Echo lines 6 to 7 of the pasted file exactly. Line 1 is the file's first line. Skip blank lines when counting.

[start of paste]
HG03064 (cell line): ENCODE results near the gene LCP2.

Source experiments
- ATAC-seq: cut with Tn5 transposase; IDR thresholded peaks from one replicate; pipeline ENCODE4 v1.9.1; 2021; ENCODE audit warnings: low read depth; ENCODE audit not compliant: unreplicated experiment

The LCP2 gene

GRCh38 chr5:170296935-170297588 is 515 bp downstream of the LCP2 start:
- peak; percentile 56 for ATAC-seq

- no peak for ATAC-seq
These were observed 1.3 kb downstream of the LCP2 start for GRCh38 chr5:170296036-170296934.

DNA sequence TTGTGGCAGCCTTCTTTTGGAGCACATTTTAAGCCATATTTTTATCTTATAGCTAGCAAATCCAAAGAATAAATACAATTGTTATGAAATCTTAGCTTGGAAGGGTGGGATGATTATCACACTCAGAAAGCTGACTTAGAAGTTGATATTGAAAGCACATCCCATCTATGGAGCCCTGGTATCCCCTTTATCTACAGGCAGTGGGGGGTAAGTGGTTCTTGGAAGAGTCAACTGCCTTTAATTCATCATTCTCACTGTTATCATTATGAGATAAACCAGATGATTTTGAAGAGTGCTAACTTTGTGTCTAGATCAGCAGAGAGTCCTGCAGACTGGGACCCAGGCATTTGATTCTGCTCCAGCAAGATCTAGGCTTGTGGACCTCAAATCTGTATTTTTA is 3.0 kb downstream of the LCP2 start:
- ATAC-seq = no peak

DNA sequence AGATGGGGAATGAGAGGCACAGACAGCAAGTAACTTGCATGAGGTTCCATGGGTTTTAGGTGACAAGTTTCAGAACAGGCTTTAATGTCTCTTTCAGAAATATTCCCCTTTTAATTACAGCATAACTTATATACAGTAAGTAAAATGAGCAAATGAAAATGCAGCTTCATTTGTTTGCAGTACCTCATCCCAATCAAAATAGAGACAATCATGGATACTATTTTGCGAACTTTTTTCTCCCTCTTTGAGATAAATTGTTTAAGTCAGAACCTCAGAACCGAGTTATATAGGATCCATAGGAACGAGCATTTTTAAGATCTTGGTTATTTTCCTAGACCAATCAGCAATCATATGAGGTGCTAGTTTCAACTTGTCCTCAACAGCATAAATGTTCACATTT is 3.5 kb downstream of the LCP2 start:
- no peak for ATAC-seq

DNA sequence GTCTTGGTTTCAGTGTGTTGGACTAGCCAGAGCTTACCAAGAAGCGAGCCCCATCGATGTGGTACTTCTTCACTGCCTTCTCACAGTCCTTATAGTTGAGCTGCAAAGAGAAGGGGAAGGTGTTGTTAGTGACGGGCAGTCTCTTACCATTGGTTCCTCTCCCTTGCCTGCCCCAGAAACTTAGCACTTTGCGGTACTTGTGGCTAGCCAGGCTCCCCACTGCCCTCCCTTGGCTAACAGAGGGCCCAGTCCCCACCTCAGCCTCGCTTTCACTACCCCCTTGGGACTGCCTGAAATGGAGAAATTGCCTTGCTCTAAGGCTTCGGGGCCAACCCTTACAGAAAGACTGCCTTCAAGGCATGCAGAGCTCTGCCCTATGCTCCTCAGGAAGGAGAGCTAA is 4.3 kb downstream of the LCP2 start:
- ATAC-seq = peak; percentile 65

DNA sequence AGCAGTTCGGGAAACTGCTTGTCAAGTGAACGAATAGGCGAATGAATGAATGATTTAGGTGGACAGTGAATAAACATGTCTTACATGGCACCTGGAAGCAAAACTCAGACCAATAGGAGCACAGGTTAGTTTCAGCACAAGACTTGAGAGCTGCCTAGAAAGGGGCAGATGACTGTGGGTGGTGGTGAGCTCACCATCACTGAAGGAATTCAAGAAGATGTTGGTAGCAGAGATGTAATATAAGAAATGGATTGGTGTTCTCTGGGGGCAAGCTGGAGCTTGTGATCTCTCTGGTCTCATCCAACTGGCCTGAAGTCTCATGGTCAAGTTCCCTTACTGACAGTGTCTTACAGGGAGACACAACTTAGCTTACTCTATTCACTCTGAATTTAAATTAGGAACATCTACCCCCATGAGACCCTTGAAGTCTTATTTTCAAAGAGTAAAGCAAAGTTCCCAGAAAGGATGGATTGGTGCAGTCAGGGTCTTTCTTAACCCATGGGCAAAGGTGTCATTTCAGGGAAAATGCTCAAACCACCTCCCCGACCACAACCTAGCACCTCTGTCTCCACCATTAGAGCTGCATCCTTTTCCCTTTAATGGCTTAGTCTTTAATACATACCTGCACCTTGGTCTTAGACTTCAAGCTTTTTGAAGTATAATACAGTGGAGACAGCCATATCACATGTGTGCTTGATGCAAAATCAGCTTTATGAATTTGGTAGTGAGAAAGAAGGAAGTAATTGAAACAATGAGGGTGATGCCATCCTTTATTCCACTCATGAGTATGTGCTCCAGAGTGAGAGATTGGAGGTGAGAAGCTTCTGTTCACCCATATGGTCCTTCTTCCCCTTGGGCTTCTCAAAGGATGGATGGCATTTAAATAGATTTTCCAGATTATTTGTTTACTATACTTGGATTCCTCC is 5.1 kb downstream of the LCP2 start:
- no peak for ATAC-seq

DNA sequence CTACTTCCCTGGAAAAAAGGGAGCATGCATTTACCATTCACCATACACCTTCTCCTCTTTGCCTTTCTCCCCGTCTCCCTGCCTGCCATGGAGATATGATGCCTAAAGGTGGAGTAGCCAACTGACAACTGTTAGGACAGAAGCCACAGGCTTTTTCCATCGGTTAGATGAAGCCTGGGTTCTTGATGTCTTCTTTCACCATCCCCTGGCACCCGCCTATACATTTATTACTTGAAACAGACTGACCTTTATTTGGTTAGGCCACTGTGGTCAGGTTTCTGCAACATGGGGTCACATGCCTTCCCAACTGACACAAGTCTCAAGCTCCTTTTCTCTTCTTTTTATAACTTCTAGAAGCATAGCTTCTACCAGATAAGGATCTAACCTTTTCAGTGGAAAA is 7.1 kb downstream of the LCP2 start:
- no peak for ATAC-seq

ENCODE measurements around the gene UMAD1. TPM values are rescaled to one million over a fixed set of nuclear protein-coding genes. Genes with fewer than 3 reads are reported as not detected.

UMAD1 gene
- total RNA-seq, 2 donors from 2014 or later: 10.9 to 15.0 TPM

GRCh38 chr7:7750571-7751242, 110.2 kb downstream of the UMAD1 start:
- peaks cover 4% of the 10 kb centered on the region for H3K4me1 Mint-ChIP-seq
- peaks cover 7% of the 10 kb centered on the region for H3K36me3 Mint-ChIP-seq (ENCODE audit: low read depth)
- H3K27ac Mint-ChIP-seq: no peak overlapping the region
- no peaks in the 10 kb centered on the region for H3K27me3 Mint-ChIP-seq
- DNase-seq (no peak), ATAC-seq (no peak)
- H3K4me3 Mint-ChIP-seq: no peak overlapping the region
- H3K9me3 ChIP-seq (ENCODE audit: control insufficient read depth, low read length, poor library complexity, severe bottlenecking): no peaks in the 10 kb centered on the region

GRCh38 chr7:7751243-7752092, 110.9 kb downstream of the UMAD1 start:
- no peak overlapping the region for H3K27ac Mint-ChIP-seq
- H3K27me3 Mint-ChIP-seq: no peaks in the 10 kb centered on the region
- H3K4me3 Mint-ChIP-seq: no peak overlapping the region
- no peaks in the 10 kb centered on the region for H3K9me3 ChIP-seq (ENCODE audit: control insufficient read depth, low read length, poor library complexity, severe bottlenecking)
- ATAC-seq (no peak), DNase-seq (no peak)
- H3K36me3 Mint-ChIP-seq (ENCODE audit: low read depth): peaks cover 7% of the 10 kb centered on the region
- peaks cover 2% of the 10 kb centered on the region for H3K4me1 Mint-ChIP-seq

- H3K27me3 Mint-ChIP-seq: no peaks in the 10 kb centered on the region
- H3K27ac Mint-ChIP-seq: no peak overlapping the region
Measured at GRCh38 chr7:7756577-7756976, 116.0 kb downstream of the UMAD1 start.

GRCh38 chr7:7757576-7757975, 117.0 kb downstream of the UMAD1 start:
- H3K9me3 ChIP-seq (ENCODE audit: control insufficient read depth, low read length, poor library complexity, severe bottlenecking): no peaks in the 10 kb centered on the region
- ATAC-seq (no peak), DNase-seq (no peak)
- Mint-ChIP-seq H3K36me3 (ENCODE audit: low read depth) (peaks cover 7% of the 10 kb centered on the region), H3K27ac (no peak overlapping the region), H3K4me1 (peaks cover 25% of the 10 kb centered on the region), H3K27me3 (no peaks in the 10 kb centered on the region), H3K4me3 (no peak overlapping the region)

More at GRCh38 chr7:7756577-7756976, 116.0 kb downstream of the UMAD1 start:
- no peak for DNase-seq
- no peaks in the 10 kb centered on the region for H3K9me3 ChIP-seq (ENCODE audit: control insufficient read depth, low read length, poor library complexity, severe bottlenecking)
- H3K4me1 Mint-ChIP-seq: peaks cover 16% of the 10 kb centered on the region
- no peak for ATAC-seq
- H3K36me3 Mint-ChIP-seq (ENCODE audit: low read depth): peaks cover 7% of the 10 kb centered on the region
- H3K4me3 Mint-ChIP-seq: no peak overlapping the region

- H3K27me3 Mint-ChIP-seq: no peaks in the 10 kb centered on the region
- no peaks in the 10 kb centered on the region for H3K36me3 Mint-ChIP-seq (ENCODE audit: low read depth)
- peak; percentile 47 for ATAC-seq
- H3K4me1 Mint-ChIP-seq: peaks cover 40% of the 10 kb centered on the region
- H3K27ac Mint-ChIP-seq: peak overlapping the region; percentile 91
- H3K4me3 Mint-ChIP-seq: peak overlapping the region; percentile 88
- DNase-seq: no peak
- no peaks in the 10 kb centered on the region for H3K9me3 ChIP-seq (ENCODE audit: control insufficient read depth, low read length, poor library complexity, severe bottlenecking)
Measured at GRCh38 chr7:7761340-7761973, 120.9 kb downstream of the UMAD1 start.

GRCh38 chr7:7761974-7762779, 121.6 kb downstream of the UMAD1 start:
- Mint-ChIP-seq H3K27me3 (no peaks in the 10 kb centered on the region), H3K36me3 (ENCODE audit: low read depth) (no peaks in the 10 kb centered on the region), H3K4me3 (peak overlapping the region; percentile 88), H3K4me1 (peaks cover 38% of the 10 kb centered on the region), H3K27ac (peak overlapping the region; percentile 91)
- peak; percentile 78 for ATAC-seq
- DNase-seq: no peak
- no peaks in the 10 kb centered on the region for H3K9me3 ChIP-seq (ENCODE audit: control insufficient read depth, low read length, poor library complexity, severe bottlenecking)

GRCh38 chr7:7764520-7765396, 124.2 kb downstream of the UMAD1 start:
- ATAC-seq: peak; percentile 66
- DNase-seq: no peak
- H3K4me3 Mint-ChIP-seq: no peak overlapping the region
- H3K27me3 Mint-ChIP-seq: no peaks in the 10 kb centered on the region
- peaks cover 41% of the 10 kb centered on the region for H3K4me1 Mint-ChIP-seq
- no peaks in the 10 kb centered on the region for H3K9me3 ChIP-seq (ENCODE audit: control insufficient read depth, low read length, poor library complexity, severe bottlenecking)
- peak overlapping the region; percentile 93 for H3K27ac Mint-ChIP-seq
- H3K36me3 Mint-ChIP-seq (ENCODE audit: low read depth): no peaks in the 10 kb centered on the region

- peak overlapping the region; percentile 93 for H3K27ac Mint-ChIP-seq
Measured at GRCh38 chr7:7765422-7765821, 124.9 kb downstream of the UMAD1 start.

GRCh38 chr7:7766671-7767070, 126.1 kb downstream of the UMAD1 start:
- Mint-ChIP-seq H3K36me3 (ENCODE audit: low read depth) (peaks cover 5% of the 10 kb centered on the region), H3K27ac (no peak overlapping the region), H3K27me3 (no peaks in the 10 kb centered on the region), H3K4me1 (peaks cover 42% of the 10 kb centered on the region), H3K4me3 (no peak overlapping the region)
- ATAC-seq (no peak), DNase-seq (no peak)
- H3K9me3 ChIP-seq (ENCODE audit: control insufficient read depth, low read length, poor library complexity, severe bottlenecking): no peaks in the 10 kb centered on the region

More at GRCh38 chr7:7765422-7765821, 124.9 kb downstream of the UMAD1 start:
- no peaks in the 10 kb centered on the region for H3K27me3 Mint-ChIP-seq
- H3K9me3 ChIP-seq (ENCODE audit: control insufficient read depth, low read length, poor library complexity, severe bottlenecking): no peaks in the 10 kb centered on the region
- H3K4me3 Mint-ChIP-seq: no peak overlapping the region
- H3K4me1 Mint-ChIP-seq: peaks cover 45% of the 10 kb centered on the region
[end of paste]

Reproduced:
- peak; percentile 56 for ATAC-seq

- no peak for ATAC-seq